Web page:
Should I give to the church? Why? Is it biblical? How much should I give?
“For you know the grace of our Lord Jesus Christ, that though he was rich, yet for your sake he became poor, so that you by his poverty might become rich.”
~2 Cor. 8:9
“Do not lay up for yourselves treasures on earth, where moth and rust destroy and where thieves break in and steal, but lay up for yourselves treasures in heaven, where neither moth nor rust destroys and where thieves do not break in and steal. For where your treasure is, there your heart will be also”
“Everyone to whom much was given, of him much will be required, and from him to whom they entrusted much, they will demand the more”
Introduction. Giving is a hard thing for various reasons however that does not mean that we are not to do it.
Why should we give? We give not because of some legalistic command. We give because we know the grace of our Lord Jesus Christ, that though He was rich, yet for our sake He became poor, so that we by his poverty might become rich (see 2 Cor. 8:9). The Bible says that we love because He first loved us but we also give because He first gave to us.
He who deserved to be blessed was cursed in order that we who deserved an eternal curse could receive eternal blessings. The LORD cursed Christ and cast Him off and blessed us and kept us. The LORD hid His face from Christ and was unmerciful and showed us His face and was gracious. The LORD gave Christ ill favor and gave us sweet favor and (shalom) total wellbeing (compare Num. 6:24-26).
Upon Christ was the punishment that brought us peace (Is. 53). Christ redeemed us by becoming a curse for us (Gal. 3:13). Timothy Keller has said it well, “If you grasp substitutionary atonement in both your head and your heart, you will be profoundly generous… Think it out! The only way for Jesus to get us out of our spiritual poverty and into spiritual riches was to get out of his spiritual riches into spiritual poverty.”
How much should we give? In the Bible, we see that really we are expected to give all we are to the LORD (See Deut. 6:5; Matt. 22:37; Rom. 12:1 for example). It is important to keep that in mind when we think about putting a figure or percentage on how much we’re supposed to give. Further, it is important to realize that all we have was a gift from God in the first place (1 Chron. 29:11-12; Job 41:11; Ps. 24:1; Ps. 50:10-12; 1 Cor. 4:7; Rom. 11:35).
In the New Testament, Jesus basically says we ought to tithe, that is give at least 10% of all we receive (cf. Matt. 23:23). In the Old Testament there was a tithe for Priests and Levites (Lev. 27:30; Num. 18:21-24), community celebrations (Deut. 14:22-29), as well as a tithe for the poor every three years (Deut. 14:28-29; see also Lev. 19:9-10). This equals out not to 10-percent but 23.3%, averaged over a three year period. This does not take into account the first fruit offerings (Lev. 19:23-25; Num. 15:17-21) and free will offerings (1 Chron. 29:1-9). It should be noted that we are in a different situation then the Israelites. However, does it make sense that God would expect less of New Testament Christians who know the promised Christ and have the Spirit indwelling them?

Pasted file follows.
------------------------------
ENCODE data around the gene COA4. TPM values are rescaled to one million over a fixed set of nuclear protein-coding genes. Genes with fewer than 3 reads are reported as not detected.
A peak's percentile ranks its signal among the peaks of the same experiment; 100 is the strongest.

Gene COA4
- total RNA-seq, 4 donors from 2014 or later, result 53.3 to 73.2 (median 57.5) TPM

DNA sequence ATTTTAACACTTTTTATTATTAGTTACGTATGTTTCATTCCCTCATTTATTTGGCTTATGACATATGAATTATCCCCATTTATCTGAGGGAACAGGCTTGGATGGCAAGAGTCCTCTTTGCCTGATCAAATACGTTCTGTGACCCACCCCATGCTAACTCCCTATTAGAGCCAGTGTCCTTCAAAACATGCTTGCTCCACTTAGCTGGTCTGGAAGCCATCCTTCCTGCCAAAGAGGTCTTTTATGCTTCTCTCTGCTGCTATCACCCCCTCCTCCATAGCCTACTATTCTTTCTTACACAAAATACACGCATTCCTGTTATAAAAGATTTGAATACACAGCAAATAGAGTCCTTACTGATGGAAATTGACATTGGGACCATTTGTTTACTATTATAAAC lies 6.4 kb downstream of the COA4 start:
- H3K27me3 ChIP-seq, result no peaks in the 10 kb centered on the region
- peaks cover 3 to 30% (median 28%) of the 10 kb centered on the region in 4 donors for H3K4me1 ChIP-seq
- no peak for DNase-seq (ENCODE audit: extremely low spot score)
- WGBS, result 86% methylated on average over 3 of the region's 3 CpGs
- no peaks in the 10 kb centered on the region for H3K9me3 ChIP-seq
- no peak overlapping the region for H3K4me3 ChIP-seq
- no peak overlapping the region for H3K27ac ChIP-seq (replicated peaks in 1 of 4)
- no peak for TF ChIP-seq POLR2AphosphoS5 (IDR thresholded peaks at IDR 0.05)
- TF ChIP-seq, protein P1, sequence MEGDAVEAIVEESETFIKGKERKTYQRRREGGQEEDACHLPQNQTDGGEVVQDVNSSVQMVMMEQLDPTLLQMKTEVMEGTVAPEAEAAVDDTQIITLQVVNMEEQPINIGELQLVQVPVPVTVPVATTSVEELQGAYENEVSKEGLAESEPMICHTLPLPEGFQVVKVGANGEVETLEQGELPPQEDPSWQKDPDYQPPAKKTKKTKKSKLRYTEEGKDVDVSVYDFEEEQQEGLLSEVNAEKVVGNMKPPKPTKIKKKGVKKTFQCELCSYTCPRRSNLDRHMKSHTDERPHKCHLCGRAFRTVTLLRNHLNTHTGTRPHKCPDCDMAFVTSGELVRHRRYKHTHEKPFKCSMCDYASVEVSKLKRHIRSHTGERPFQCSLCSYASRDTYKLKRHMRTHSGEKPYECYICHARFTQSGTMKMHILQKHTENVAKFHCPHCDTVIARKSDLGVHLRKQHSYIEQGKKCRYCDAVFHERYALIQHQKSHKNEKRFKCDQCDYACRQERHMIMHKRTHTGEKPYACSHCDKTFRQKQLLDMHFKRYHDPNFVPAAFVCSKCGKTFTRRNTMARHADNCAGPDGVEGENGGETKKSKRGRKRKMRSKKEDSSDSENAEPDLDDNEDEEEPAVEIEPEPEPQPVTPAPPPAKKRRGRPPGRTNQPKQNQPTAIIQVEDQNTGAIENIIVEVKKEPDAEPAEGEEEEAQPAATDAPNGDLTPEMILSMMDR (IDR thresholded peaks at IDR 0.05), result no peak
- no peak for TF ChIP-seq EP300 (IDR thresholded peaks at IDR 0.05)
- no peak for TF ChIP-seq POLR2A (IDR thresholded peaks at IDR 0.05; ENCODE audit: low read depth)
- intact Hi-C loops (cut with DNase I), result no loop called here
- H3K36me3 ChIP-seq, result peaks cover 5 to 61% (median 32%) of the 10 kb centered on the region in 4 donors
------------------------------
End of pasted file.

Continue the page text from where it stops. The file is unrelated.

We would do well to read Malachi 3:8-12 and ask how it applies to us. We should greatly fear hearing the LORD God, who gives to all mankind life and breath and everything say, “you are robbing Me” (v. 9). It is my opinion that if you are not giving God at least 10 percent you are robbing Him. However, do not forget that God demands everything.
God expects us to be faithful stewards of all He has entrusted to us. In the Parable of the Talents (Matt. 25:14-30) the master gave his servants money to invest when he was gone and he expected a profit when he returned. If we invest a lot of money, we expect a higher yield. God is no different. God has given us much and will expect much of us (Luke 12:48). We must be faithful with all He has entrusted to us.
We do not truly own anything because it all belongs to God (cf. Deut. 10:14; Lev. 25:23; 1 Chron. 29:11-12; Job 41:11; Ps. 24:1; Ps. 50:10-12; 1 Cor. 4:7; Rom. 11:35). We brought nothing into this world and we can take nothing out of it. Everything we have is on loan from God and we do not deserve it. Actually, we deserve nothing but hell fire and everlasting torment. What do we have that we did not receive (1 Cor. 4:7)? 1 Peter 4:10 says, “As each has received a gift, use it to serve one another, as good stewards of God’s varied grace. ” We must use whatever God has given us, spiritual gifts or monetary gifts, to “serve others.” Note, however, that we are “stewards of God’s varied grace” so we cannot expect our serving to look the same. We will all steward differently depending on how God has graced us but we must all strive to be good stewards.
Conclusion. May our philanthropy always be in step with our theology! I cannot tell you what to give but I can tell you that you must give and you must give out of worship. You do not ultimately need a transaction-change but a heart-change that leads to transactions. Likely, a heart-change that brings bigger, better, and more frequent transactions for the Kingdom.